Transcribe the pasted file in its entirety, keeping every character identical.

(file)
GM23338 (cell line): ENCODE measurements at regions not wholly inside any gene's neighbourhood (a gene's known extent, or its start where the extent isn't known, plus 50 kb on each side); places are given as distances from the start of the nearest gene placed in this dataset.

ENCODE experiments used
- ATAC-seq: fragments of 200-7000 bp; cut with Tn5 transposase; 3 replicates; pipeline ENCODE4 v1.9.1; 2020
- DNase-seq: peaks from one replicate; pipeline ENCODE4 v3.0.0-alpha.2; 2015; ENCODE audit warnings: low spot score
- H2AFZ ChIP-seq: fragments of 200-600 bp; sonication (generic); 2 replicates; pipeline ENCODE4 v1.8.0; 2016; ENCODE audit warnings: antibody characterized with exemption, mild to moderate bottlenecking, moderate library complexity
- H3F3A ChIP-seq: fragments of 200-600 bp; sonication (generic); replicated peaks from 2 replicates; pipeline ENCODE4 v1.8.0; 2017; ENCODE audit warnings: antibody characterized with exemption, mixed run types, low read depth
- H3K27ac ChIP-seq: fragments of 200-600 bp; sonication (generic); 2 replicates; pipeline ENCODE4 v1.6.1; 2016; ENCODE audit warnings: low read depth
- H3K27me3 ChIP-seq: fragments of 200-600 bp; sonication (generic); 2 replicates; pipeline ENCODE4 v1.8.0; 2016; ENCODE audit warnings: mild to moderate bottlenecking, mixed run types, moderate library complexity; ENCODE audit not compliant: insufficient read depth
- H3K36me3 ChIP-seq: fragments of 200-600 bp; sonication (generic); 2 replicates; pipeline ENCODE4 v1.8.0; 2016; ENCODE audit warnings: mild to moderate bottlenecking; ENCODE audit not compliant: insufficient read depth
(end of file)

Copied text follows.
GM23338 (cell line): ENCODE measurements at regions not wholly inside any gene's neighbourhood (a gene's known extent, or its start where the extent isn't known, plus 50 kb on each side); places are given as distances from the start of the nearest gene placed in this dataset.

ENCODE experiments used
- ATAC-seq: fragments of 200-7000 bp; cut with Tn5 transposase; 3 replicates; pipeline ENCODE4 v1.9.1; 2020
- DNase-seq: peaks from one replicate; pipeline ENCODE4 v3.0.0-alpha.2; 2015; ENCODE audit warnings: low spot score
- H2AFZ ChIP-seq: fragments of 200-600 bp; sonication (generic); 2 replicates; pipeline ENCODE4 v1.8.0; 2016; ENCODE audit warnings: antibody characterized with exemption, mild to moderate bottlenecking, moderate library complexity
- H3F3A ChIP-seq: fragments of 200-600 bp; sonication (generic); replicated peaks from 2 replicates; pipeline ENCODE4 v1.8.0; 2017; ENCODE audit warnings: antibody characterized with exemption, mixed run types, low read depth
- H3K27ac ChIP-seq: fragments of 200-600 bp; sonication (generic); 2 replicates; pipeline ENCODE4 v1.6.1; 2016; ENCODE audit warnings: low read depth
- H3K27me3 ChIP-seq: fragments of 200-600 bp; sonication (generic); 2 replicates; pipeline ENCODE4 v1.8.0; 2016; ENCODE audit warnings: mild to moderate bottlenecking, mixed run types, moderate library complexity; ENCODE audit not compliant: insufficient read depth
- H3K36me3 ChIP-seq: fragments of 200-600 bp; sonication (generic); 2 replicates; pipeline ENCODE4 v1.8.0; 2016; ENCODE audit warnings: mild to moderate bottlenecking; ENCODE audit not compliant: insufficient read depth